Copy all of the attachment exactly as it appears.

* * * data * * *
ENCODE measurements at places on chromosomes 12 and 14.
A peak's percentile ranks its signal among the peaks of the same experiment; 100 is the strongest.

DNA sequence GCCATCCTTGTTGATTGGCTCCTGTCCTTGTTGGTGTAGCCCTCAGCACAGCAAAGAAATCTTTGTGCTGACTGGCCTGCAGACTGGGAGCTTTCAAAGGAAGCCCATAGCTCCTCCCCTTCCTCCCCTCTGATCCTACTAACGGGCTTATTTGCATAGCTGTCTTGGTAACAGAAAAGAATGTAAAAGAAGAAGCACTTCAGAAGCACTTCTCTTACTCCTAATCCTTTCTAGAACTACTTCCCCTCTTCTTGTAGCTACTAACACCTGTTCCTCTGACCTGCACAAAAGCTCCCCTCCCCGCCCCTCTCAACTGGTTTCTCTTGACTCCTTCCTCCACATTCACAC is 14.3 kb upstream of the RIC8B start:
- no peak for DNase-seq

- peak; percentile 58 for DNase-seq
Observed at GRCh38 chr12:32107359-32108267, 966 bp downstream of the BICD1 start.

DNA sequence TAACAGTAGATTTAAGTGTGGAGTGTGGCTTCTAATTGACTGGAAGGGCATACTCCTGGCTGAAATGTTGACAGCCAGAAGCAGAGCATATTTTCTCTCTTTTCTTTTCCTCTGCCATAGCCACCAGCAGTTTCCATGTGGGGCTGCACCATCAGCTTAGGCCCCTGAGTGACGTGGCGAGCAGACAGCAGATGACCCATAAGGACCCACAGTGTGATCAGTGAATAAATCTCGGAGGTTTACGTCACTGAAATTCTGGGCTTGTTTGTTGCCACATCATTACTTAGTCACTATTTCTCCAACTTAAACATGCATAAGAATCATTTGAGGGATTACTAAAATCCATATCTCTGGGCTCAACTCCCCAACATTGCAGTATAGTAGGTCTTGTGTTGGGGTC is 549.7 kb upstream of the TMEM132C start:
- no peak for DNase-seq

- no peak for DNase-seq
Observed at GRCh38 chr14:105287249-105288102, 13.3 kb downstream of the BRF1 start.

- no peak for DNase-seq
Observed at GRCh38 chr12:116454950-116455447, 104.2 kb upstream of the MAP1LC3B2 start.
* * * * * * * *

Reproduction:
ENCODE measurements at places on chromosomes 12 and 14.
A peak's percentile ranks its signal among the peaks of the same experiment; 100 is the strongest.

DNA sequence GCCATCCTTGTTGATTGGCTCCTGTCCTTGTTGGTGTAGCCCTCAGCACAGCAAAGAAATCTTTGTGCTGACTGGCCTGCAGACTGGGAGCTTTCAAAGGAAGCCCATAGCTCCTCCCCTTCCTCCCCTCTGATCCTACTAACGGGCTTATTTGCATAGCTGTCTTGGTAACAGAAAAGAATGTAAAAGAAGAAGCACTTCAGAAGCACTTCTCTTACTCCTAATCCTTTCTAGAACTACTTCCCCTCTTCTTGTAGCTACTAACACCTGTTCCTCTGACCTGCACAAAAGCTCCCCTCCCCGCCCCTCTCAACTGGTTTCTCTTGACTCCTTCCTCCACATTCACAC is 14.3 kb upstream of the RIC8B start:
- no peak for DNase-seq

- peak; percentile 58 for DNase-seq
Observed at GRCh38 chr12:32107359-32108267, 966 bp downstream of the BICD1 start.

DNA sequence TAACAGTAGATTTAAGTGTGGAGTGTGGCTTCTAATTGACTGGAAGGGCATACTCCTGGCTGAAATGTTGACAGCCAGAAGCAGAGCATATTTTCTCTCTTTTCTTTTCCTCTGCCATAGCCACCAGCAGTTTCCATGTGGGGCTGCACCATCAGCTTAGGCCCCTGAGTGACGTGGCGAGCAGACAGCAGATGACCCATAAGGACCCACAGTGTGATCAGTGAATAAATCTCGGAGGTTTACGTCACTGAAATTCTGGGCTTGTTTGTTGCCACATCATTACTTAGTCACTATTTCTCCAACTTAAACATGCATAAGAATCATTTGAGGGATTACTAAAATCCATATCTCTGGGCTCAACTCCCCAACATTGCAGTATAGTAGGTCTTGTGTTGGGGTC is 549.7 kb upstream of the TMEM132C start:
- no peak for DNase-seq

- no peak for DNase-seq
Observed at GRCh38 chr14:105287249-105288102, 13.3 kb downstream of the BRF1 start.

- no peak for DNase-seq
Observed at GRCh38 chr12:116454950-116455447, 104.2 kb upstream of the MAP1LC3B2 start.